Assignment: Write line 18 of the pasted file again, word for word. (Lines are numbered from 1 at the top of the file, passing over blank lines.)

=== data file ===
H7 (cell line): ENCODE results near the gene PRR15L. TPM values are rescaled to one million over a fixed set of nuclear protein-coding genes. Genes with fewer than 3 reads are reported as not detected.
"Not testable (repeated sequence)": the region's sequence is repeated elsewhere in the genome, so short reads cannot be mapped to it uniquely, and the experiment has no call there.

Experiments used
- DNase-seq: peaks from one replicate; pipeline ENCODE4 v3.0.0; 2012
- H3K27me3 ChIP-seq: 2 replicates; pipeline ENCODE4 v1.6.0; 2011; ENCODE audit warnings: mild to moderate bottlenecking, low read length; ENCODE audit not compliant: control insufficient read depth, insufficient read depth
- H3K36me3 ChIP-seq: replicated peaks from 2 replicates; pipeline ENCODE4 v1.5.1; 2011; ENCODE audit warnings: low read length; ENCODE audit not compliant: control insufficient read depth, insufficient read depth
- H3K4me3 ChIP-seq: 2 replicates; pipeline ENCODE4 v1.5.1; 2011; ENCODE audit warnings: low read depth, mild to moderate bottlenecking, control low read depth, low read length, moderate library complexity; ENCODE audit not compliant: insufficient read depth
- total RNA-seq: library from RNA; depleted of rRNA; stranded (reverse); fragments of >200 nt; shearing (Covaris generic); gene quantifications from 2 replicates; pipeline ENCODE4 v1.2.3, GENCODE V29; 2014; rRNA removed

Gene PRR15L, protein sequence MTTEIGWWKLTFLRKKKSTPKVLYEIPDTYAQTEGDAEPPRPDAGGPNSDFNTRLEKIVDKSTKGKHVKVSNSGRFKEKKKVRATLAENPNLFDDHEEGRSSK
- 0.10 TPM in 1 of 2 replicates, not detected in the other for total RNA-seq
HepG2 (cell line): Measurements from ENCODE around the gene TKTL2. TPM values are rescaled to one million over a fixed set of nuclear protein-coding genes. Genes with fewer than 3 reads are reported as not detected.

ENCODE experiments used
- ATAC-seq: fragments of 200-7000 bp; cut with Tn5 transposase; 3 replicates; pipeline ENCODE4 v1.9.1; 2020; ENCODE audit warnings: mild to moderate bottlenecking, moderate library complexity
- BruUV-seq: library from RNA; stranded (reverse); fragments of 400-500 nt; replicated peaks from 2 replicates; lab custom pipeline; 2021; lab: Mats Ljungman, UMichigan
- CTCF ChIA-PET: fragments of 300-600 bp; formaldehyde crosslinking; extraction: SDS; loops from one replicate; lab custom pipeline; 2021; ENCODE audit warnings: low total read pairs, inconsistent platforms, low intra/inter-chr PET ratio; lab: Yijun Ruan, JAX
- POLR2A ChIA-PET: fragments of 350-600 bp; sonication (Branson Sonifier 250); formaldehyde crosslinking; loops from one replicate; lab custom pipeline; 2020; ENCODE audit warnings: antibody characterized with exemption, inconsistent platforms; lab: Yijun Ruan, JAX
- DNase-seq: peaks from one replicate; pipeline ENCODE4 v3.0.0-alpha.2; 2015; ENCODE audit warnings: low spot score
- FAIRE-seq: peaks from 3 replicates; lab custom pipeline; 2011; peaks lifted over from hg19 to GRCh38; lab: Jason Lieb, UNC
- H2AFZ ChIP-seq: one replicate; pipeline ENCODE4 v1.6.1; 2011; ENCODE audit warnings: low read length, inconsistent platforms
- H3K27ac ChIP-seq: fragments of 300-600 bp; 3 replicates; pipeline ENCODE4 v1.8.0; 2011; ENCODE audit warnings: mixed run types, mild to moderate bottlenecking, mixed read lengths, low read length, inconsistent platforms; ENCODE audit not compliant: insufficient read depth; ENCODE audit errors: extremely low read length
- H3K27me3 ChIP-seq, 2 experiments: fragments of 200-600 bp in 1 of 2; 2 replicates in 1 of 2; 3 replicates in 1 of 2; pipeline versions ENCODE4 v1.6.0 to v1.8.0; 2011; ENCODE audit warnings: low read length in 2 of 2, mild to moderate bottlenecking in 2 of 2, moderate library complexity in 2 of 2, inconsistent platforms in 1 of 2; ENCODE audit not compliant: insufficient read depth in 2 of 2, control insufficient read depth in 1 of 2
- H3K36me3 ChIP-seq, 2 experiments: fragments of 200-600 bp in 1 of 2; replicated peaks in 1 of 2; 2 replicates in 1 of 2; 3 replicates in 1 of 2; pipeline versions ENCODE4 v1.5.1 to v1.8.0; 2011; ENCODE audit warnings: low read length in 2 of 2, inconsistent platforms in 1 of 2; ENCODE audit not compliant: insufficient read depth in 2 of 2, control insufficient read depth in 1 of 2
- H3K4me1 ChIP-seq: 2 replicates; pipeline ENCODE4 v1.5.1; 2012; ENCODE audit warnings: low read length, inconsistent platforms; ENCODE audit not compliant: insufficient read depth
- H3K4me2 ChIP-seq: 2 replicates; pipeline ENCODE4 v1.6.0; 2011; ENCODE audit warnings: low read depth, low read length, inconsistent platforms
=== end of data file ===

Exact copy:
- FAIRE-seq: peaks from 3 replicates; lab custom pipeline; 2011; peaks lifted over from hg19 to GRCh38; lab: Jason Lieb, UNC